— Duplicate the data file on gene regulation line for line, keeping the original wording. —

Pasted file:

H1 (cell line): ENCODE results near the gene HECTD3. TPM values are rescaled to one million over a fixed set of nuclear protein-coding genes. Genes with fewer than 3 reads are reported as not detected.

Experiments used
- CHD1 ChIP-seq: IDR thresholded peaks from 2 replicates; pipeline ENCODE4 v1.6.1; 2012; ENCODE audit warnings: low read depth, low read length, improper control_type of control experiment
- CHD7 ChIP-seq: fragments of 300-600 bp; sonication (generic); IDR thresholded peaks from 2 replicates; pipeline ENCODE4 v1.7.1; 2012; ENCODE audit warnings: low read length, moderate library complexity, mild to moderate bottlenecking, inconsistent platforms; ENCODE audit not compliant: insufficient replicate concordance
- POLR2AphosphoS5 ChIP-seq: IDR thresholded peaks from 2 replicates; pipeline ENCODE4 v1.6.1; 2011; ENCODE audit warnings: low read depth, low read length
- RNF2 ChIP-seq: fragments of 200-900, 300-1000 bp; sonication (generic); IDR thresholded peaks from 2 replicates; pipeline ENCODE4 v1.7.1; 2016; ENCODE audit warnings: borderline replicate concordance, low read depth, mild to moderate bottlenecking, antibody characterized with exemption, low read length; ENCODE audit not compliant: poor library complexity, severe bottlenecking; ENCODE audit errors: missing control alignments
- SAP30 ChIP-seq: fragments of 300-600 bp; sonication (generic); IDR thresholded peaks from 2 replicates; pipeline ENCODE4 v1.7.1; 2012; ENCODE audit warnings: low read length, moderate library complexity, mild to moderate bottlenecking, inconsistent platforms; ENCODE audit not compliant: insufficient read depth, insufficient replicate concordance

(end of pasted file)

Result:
H1 (cell line): ENCODE results near the gene HECTD3. TPM values are rescaled to one million over a fixed set of nuclear protein-coding genes. Genes with fewer than 3 reads are reported as not detected.

Experiments used
- CHD1 ChIP-seq: IDR thresholded peaks from 2 replicates; pipeline ENCODE4 v1.6.1; 2012; ENCODE audit warnings: low read depth, low read length, improper control_type of control experiment
- CHD7 ChIP-seq: fragments of 300-600 bp; sonication (generic); IDR thresholded peaks from 2 replicates; pipeline ENCODE4 v1.7.1; 2012; ENCODE audit warnings: low read length, moderate library complexity, mild to moderate bottlenecking, inconsistent platforms; ENCODE audit not compliant: insufficient replicate concordance
- POLR2AphosphoS5 ChIP-seq: IDR thresholded peaks from 2 replicates; pipeline ENCODE4 v1.6.1; 2011; ENCODE audit warnings: low read depth, low read length
- RNF2 ChIP-seq: fragments of 200-900, 300-1000 bp; sonication (generic); IDR thresholded peaks from 2 replicates; pipeline ENCODE4 v1.7.1; 2016; ENCODE audit warnings: borderline replicate concordance, low read depth, mild to moderate bottlenecking, antibody characterized with exemption, low read length; ENCODE audit not compliant: poor library complexity, severe bottlenecking; ENCODE audit errors: missing control alignments
- SAP30 ChIP-seq: fragments of 300-600 bp; sonication (generic); IDR thresholded peaks from 2 replicates; pipeline ENCODE4 v1.7.1; 2012; ENCODE audit warnings: low read length, moderate library complexity, mild to moderate bottlenecking, inconsistent platforms; ENCODE audit not compliant: insufficient read depth, insufficient replicate concordance